Let's say you run a comic book shop. It's been going well for a few years, and you've made enough extra money that you'd like to try making a TV commercial. You clean up the shop as best as you can, and mention to your regular customers that you'll be filming at a specific time/date and that, if they stop by during that time, there's a good chance they'll be able to appear in the spot.
This is what's going on at my Local Comic Shop today. (Theoretically, they're finishing up as I write this in fact.)
I have two problems with this. First, I have to question the effectiveness of a TV commercial for the narrow target audience that would respond to it. Maybe if you're able to ensure that it airs during Star Trek re-runs, I could see some justification for it but broadcasting is not the best approach for most products/services in today's world. The second problem is one that I honestly don't know if I would have anticipated prior to actually seeing the shop prep for the camera today: namely, the customers who did show up for the cattle call.
There were four guys hanging out at the shop today, a few hours in advance of shooting the commercial. All four of them were pretty stereotypical in what you'd expect comic shop patrons to look like: scruffy, overweight 20/30-something males wearing t-shirts sporting the logo of their favorite superhero. (One of them had a nasty case of B.O. as well, but that at least won't transmit over a television. Two of them were arguing about some obscure semantics of "Countdown" but I daresay that their actual dialogue, even if it continued during filming, wouldn't be used.)
Now let's think about this for a minute. You want to promote your shop to a wider audience, right? You've probably already got a pretty good lock on the local fanboy community because they're the ones most likely to actively seek out stores just like yours. So you're going to want to get your name out there to people who might not otherwise come into your store. Like, say, children. Or relatives of comic geeks. Or maybe the occasional comic reader who's usually content to pick up trade paperbacks at Barnes and Noble.
Is a store full of Comic Book Guy look-a-likes going to speak to any of those people? Seems unlikely to me. In fact, I'd bet that it would turn people off, as it would look like a clubhouse for emotionally stunted man-boys.
The shop went wrong on two fronts, as I see it. By opening the filming up to a cattle call approach, that removes a lot of control from the people who should maintain it. They're not selecting which customers appear, and therefore aren't guaranteed to get a reasonable mix of people. That leaves a significant portion of the shop's image (i.e. the type of people who frequent the shop) up to chance.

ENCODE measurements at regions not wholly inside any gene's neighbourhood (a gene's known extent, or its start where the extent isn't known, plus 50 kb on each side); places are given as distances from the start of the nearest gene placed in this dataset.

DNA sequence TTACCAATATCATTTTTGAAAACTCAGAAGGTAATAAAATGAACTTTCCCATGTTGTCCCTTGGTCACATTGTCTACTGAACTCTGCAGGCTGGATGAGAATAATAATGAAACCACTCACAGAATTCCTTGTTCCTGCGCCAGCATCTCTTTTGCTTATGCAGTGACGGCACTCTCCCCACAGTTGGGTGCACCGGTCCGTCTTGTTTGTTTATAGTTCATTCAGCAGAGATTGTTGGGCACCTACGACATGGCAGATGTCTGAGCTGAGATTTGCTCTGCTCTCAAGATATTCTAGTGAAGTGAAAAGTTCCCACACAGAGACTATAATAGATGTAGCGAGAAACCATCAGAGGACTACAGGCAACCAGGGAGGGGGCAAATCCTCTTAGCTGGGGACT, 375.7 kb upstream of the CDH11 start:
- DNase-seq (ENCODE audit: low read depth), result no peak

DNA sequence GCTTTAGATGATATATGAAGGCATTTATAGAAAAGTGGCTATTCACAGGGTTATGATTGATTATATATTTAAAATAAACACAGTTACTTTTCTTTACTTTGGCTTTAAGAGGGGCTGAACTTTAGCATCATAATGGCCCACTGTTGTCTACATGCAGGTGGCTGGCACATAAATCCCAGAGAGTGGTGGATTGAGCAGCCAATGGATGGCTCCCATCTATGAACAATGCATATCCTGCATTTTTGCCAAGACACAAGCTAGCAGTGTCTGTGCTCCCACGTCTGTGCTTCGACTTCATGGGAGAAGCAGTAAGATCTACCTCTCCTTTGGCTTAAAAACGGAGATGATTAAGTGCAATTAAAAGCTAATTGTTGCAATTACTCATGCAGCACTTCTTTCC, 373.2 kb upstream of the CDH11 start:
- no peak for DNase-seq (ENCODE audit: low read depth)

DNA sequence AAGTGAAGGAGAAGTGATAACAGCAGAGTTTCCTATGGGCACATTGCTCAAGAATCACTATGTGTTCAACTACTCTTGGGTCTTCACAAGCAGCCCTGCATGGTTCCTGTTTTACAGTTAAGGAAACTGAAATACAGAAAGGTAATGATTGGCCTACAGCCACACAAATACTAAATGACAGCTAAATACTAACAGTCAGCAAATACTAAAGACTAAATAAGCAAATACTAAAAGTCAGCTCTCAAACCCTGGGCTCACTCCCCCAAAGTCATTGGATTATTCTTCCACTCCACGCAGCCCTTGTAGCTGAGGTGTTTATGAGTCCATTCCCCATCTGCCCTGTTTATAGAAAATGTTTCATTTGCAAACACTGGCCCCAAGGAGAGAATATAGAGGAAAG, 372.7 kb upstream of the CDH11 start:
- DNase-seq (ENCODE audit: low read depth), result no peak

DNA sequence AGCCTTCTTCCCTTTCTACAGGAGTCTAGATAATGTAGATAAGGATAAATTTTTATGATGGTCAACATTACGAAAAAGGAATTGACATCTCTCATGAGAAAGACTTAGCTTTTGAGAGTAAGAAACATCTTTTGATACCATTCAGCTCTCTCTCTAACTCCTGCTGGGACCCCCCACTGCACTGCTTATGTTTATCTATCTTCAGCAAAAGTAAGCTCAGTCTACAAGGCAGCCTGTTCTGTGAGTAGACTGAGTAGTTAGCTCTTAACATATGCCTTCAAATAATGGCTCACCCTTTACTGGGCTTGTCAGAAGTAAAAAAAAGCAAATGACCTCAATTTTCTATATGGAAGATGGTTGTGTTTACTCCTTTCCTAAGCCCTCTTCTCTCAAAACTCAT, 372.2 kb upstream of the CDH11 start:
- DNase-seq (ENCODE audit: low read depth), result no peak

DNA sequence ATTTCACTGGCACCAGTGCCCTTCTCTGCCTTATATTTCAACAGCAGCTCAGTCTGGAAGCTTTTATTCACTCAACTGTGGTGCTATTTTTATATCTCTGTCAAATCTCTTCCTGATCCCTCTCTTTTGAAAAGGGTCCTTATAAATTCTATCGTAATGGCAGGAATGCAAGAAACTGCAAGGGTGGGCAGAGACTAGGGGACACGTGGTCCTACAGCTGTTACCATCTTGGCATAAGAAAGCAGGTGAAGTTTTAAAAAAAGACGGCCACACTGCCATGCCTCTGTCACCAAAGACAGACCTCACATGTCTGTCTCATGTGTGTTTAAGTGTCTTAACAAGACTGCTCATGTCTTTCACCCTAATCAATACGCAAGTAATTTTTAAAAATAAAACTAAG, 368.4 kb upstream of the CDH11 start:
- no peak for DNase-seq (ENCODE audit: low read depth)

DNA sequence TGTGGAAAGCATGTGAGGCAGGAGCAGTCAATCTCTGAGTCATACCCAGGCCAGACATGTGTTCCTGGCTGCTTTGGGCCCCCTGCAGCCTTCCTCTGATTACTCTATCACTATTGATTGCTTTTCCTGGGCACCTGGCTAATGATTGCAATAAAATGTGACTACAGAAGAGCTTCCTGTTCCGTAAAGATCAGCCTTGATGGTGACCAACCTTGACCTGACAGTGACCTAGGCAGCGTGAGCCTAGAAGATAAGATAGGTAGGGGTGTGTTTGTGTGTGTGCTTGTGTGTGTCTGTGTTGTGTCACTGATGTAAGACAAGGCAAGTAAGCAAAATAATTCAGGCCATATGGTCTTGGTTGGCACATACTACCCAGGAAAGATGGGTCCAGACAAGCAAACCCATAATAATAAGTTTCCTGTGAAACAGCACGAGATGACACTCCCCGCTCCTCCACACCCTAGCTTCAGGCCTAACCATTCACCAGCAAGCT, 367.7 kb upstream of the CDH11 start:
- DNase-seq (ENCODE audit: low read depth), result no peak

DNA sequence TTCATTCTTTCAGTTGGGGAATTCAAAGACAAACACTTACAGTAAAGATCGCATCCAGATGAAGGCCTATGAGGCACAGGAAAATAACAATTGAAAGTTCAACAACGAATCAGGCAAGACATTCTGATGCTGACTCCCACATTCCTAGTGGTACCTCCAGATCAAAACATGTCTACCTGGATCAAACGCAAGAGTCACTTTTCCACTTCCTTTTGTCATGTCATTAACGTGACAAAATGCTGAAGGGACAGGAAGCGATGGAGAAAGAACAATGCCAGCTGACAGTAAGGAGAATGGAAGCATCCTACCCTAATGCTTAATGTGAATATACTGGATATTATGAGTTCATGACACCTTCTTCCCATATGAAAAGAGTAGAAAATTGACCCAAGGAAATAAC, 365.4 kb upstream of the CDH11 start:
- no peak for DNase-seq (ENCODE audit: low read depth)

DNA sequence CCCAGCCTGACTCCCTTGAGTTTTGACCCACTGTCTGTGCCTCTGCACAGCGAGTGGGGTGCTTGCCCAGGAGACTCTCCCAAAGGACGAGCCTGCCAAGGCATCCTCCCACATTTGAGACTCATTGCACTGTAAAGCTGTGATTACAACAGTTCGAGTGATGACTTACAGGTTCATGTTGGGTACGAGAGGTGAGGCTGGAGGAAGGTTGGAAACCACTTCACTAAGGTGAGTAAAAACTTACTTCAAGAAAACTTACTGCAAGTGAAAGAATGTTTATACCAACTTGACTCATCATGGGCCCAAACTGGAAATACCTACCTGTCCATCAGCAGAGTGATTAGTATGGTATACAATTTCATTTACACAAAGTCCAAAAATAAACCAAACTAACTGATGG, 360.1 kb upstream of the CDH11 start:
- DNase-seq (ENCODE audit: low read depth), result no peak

The other issue is that they chose to film in the middle of a weekday afternoon. I'm sure this was largely dictated by when they traditionally have the least amount of business that might get disrupted, but that also means that they're inherently limiting the types of customers that might even be available to appear in the commercial. All but the youngest children will be in school. Business professionals will be stuck in their cubicles. Stay-at-home parents will be in the process of picking up kids or finishing the day's shopping. Your pool of potential "actors" will be limited to retired individuals and lower-end wage earners who work an unusual schedule. I certainly don't want to demean either of those groups, but that's going to result in a relatively homogeneous-looking clientele.
You ever watch any of the commercials for Flying Colors? They almost always have a diverse mix of people showing up in the store. Different ages, races, genders, financial statuses... The store looks clean and tidy and all, but more significantly, it looks like a comfortable place to shop that doesn't only cater to a specific type of person.
Now it's possible that, as a shop owner, you might want to market yourself to the smaller niche of stereotypical fanboys, but I think that'd be an extremely risky proposition, given the state of the comic industry as a whole. Also, given that this particular LCS sells a decent number of independent books, I'm fairly certain they're not looking to narrowcast themselves quite that much.
I might also note that I was in the store a couple hours before they began work on the actual commercial itself, so it's entirely possible that a greater variety of people were scheduled to show up more immediately prior to filming. The store employees, as I noted above, were pretty busy so I didn't bother them with too many questions. But I do know that there definitely was a cattle call approach taken, as the small stack of flyers still sitting on the counter indicated, and that at least four of the folks who showed up were not exactly what I would consider prime examples of the store's customer base.
But, hey, what do I know? I've only got an MBA with a concentration in marketing and have spent years studying the comic book industry; I clearly have no justification to rant about this kind of thing.
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